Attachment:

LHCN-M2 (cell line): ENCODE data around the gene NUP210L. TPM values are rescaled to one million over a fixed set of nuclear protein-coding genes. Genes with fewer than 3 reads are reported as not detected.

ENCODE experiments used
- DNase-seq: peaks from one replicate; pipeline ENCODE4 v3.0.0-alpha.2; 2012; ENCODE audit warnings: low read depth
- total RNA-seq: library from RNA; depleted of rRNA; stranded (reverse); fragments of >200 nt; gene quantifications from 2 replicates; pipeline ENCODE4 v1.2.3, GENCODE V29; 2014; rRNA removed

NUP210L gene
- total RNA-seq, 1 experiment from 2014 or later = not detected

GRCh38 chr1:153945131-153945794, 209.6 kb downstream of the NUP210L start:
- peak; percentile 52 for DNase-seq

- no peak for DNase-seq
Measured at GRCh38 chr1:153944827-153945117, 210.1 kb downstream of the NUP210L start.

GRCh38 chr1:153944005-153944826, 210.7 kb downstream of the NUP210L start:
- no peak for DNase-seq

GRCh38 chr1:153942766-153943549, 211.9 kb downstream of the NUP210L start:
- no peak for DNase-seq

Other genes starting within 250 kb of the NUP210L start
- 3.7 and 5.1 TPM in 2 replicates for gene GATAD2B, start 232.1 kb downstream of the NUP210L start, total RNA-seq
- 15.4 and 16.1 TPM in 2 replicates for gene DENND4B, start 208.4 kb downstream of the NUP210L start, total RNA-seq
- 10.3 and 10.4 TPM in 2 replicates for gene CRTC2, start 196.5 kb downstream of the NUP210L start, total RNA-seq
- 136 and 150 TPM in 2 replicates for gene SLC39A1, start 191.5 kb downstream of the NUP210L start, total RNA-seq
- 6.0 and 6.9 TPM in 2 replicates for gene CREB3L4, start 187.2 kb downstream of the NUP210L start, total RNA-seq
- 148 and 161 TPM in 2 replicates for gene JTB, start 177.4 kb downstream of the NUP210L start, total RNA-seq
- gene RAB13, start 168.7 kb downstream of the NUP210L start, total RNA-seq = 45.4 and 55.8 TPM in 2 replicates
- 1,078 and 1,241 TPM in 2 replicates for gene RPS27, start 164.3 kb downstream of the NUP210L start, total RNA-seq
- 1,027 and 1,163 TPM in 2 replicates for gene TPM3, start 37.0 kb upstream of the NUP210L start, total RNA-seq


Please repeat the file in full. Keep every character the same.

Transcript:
LHCN-M2 (cell line): ENCODE data around the gene NUP210L. TPM values are rescaled to one million over a fixed set of nuclear protein-coding genes. Genes with fewer than 3 reads are reported as not detected.

ENCODE experiments used
- DNase-seq: peaks from one replicate; pipeline ENCODE4 v3.0.0-alpha.2; 2012; ENCODE audit warnings: low read depth
- total RNA-seq: library from RNA; depleted of rRNA; stranded (reverse); fragments of >200 nt; gene quantifications from 2 replicates; pipeline ENCODE4 v1.2.3, GENCODE V29; 2014; rRNA removed

NUP210L gene
- total RNA-seq, 1 experiment from 2014 or later = not detected

GRCh38 chr1:153945131-153945794, 209.6 kb downstream of the NUP210L start:
- peak; percentile 52 for DNase-seq

- no peak for DNase-seq
Measured at GRCh38 chr1:153944827-153945117, 210.1 kb downstream of the NUP210L start.

GRCh38 chr1:153944005-153944826, 210.7 kb downstream of the NUP210L start:
- no peak for DNase-seq

GRCh38 chr1:153942766-153943549, 211.9 kb downstream of the NUP210L start:
- no peak for DNase-seq

Other genes starting within 250 kb of the NUP210L start
- 3.7 and 5.1 TPM in 2 replicates for gene GATAD2B, start 232.1 kb downstream of the NUP210L start, total RNA-seq
- 15.4 and 16.1 TPM in 2 replicates for gene DENND4B, start 208.4 kb downstream of the NUP210L start, total RNA-seq
- 10.3 and 10.4 TPM in 2 replicates for gene CRTC2, start 196.5 kb downstream of the NUP210L start, total RNA-seq
- 136 and 150 TPM in 2 replicates for gene SLC39A1, start 191.5 kb downstream of the NUP210L start, total RNA-seq
- 6.0 and 6.9 TPM in 2 replicates for gene CREB3L4, start 187.2 kb downstream of the NUP210L start, total RNA-seq
- 148 and 161 TPM in 2 replicates for gene JTB, start 177.4 kb downstream of the NUP210L start, total RNA-seq
- gene RAB13, start 168.7 kb downstream of the NUP210L start, total RNA-seq = 45.4 and 55.8 TPM in 2 replicates
- 1,078 and 1,241 TPM in 2 replicates for gene RPS27, start 164.3 kb downstream of the NUP210L start, total RNA-seq
- 1,027 and 1,163 TPM in 2 replicates for gene TPM3, start 37.0 kb upstream of the NUP210L start, total RNA-seq